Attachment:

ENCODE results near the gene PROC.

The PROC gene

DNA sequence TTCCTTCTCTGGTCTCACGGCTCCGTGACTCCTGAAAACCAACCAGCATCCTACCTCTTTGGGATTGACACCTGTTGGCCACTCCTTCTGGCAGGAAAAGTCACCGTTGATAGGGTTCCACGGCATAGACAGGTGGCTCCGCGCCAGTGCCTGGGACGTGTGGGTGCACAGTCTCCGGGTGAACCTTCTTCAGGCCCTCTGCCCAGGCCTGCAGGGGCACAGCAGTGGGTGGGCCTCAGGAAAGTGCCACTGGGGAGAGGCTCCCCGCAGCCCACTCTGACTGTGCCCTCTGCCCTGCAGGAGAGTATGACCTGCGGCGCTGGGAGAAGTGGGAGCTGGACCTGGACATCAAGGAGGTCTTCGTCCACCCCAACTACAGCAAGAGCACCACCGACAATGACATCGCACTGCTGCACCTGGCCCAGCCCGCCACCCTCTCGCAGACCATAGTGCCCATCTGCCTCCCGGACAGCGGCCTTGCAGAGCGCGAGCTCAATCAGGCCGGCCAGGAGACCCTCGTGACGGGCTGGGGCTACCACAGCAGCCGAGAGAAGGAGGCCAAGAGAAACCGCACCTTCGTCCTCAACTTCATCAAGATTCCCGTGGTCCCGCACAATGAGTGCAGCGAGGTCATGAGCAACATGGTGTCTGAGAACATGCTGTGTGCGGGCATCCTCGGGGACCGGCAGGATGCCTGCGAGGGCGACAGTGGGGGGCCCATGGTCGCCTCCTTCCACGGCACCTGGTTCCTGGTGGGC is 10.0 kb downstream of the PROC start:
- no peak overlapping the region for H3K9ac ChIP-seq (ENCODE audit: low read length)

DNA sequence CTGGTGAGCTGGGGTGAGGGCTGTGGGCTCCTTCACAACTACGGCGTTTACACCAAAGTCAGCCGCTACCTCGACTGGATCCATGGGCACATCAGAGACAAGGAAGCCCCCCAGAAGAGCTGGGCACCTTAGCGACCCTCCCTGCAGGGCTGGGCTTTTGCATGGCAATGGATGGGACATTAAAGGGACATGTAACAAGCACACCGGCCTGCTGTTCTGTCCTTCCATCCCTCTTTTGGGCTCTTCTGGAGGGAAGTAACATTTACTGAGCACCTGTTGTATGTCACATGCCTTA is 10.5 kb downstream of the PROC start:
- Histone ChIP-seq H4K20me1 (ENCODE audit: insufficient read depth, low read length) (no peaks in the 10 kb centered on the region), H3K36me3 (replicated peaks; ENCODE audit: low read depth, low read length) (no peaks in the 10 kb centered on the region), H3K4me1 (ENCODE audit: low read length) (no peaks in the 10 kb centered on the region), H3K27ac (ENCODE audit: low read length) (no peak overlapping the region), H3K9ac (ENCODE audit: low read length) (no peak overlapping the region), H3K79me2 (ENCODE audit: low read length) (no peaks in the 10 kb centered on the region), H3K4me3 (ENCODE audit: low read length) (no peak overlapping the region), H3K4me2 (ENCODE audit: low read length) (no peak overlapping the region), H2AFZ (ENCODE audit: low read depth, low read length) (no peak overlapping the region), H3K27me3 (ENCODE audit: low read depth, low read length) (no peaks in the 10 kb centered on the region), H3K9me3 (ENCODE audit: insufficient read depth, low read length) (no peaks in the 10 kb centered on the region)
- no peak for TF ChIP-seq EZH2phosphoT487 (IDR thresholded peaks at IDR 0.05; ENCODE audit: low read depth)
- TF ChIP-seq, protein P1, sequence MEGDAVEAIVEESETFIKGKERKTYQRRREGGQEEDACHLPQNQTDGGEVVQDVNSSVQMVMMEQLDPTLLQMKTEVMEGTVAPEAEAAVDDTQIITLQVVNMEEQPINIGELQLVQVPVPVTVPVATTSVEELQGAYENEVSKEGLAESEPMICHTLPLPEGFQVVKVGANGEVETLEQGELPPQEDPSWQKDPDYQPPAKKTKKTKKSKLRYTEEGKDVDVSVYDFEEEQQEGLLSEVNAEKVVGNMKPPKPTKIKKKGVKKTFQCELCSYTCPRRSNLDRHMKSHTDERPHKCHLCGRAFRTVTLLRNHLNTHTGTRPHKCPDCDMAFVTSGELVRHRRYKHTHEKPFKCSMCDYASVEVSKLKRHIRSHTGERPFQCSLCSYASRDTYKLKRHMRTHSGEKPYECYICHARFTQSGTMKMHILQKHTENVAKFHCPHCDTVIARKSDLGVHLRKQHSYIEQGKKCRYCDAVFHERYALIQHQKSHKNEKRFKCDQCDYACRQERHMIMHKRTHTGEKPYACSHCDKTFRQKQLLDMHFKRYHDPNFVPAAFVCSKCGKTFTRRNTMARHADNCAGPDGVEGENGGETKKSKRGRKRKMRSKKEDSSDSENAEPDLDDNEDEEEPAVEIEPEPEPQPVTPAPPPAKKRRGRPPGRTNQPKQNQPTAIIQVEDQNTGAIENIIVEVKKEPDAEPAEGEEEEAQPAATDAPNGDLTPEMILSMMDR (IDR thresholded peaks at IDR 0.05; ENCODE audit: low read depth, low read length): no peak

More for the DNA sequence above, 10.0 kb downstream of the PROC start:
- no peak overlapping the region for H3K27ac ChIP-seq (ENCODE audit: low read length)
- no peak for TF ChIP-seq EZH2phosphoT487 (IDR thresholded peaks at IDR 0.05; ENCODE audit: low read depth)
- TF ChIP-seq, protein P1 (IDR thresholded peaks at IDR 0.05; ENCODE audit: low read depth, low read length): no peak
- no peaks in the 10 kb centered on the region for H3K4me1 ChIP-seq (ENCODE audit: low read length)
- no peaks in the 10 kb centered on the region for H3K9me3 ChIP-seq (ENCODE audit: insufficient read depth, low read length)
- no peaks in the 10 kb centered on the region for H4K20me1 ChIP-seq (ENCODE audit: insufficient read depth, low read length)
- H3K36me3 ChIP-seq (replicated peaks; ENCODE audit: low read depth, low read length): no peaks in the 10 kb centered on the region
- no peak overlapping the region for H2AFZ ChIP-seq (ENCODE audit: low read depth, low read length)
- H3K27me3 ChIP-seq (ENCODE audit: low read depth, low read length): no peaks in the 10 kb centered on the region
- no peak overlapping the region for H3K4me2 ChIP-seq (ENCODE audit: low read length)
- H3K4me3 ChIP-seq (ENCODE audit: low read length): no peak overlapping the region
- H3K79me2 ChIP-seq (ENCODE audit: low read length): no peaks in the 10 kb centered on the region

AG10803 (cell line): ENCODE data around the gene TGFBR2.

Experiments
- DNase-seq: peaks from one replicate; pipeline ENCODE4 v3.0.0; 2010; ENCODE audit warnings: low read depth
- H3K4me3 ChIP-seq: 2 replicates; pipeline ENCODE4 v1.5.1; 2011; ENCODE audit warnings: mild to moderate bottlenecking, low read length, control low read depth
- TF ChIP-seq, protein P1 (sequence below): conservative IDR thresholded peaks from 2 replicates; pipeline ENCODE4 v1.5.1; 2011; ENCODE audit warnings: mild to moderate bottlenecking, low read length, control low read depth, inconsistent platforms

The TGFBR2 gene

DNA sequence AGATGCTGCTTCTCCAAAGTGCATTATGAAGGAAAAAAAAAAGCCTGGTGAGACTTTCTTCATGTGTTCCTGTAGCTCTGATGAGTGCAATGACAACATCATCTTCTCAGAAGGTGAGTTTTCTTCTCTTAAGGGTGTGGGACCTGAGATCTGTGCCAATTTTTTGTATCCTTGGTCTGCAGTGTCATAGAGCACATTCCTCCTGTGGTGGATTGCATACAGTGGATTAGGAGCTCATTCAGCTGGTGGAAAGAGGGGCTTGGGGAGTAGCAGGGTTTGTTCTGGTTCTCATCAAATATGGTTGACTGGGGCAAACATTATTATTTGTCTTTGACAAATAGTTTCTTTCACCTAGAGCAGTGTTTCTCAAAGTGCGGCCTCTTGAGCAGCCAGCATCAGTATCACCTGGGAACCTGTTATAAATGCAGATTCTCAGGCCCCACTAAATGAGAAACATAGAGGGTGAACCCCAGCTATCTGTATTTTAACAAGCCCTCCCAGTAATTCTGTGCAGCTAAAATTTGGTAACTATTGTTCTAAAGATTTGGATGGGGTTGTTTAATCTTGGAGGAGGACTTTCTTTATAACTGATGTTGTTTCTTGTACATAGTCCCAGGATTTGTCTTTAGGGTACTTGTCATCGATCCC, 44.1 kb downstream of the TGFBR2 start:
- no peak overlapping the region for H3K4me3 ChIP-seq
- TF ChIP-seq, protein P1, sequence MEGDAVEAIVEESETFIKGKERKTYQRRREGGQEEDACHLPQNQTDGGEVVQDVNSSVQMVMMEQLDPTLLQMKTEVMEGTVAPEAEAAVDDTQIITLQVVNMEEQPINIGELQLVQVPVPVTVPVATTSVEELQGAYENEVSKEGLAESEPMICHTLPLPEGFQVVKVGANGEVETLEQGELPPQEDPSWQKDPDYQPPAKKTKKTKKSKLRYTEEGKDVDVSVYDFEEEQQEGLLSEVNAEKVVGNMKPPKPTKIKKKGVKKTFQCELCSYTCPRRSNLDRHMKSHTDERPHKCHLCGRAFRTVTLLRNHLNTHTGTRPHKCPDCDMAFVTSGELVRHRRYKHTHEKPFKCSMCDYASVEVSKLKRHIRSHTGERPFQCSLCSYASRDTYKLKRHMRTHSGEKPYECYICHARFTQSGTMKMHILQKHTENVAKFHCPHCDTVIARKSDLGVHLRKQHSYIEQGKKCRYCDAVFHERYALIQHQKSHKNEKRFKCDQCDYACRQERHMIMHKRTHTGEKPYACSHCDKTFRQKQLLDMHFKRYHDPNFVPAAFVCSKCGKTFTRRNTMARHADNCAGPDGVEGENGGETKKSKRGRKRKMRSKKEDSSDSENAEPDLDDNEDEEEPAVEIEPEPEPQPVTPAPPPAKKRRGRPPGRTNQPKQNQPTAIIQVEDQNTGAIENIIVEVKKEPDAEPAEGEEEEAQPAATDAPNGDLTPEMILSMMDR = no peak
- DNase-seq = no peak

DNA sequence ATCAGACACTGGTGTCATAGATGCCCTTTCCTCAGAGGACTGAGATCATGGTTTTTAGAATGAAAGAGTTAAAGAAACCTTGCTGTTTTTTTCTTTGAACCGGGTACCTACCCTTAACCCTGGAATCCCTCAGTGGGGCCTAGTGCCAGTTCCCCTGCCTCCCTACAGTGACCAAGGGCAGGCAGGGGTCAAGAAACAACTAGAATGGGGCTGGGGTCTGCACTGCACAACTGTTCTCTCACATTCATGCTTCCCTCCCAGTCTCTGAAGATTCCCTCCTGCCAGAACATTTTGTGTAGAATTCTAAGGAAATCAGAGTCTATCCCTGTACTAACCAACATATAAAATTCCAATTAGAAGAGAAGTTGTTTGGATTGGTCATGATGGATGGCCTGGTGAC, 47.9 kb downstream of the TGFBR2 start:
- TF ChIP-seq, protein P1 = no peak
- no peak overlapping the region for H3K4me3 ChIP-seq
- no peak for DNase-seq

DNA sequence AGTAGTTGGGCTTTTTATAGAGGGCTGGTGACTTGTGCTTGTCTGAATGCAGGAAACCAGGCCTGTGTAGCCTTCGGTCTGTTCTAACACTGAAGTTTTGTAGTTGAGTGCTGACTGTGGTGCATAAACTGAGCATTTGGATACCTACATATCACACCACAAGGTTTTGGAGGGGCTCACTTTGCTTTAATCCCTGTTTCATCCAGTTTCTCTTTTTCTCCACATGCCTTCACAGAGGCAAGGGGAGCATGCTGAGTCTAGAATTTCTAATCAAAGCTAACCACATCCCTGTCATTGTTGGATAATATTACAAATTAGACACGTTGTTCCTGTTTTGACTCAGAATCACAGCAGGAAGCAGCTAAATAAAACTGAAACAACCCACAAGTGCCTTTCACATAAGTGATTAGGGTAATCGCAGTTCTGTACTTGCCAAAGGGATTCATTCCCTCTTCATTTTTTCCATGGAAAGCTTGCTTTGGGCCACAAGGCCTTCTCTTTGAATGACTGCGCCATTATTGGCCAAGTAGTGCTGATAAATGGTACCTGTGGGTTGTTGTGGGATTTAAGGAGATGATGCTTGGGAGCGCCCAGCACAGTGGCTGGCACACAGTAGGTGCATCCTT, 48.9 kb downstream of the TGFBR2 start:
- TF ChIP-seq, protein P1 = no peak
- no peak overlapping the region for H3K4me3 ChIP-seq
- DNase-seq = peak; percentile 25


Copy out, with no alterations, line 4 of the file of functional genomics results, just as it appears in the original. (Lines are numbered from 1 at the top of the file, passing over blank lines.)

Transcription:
- no peak overlapping the region for H3K9ac ChIP-seq (ENCODE audit: low read length)